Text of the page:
Health and Pollution : Glossary

There are 75 documents in this section.

  • Coal

    3 November 2000

    A black or brown combustible material composed of carbon (C), various carbon compounds and other materials such as sulphur (S). The most abundant of the fossil fuels, it was formed through the accumulation of vegetable matter over millions of years in environments (e.g. swamps, deltas) which reduced the rate of decay of the organic material and allowed the preservation of the solar energy to absorbed by it when it was growing. When coal is burned, it is that energy which is released.

  • Fuel cells

    3 November 2000

    Fuel cells are electrochemical devices that convert a fuel's energy directly to electrical energy through a chemical reaction instead of combustion. Fuel cells operate much like continuous batteries when supplied with fuel to the anode (negative electrode). Fuel cells forego the traditional extraction of energy in the form of combustion heat, conversion of heat energy to mechanical energy (as with a turbine), and finally turning mechanical energy into electricity (e.g. using a dynamo). Instead, fuel cells chemically combine the molecules of a fuel and oxidizer without burning, dispensing with the inefficiencies and pollution of traditional combustion.

  • Methane

    3 November 2000

    A simple hydrocarbon gas (CH4) produced during the decomposition of organic material under anaerobic conditions. It is the main constituent of natural gas and therefore and important fuel.

  • OPEC

    3 November 2000

    Organisation of Petroleum Exporting Countries. A group of Middle Eastern, Asian, African and Latin American nations that includes the world's major petroleum producers and exporters. They came together in 1960, recognising the importance of oil as a source of future development, and with the intention of using their petroleum resources to advance their economic interests.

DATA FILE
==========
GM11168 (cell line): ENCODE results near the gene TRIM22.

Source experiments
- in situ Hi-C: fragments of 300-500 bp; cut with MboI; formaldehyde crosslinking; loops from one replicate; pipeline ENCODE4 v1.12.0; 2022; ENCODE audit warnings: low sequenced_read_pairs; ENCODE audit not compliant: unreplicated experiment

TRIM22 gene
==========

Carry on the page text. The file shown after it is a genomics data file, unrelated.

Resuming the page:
• Petroleum

    3 November 2000

    A mixture of naturally occurring hydrocarbons, that may exist in a solid (e.g. bitumen), liquid (e.g. crude oil) or gaseous state (e.g. natural gas). It commonly contains variable amounts of other chemicals such as sulphur (S) and nitrogen (N). Petroleum is the end-product of the partial decay of living organisms which once inhabited the world's oceans. As they died they sank to the bottom of the oceans, where the anaerobic conditions allowed them to be preserved.

  • AIDS

    29 August 2000

    Acquired immune deficiency syndrome - a fatal disease caused by a virus (HIV) which destroys the immune system's ability to fight off infection.

  • Endocrine-disrupting chemicals

    22 August 2000

    Chemicals that can weakly mimic, or modify the action of human hormones. For example, some chemicals found in plastics, pesticides and industrial products are weakly oestrogenic, modifying the action of the female hormone. (Hormones are chemical messengers which govern human development and control or mediate vital bodily functions).

  • Environmental pollution

    22 August 2000

    The contamination of the physical and biological components of the earth/atmosphere system to such an extent that normal environmental processes are adversely affected.

  • Epidemic

    22 August 2000

    Appearance of abnormally high number of cases of infection in a given population; can also refer to non-infectious diseases (e.g. heart disease) or acute events such as chemical toxicity.

  • Epidemiology

    22 August 2000

    The study of the distribution and determinants of health-related states or events in specified populations. Epidemiology is the basic quantitative science of public health.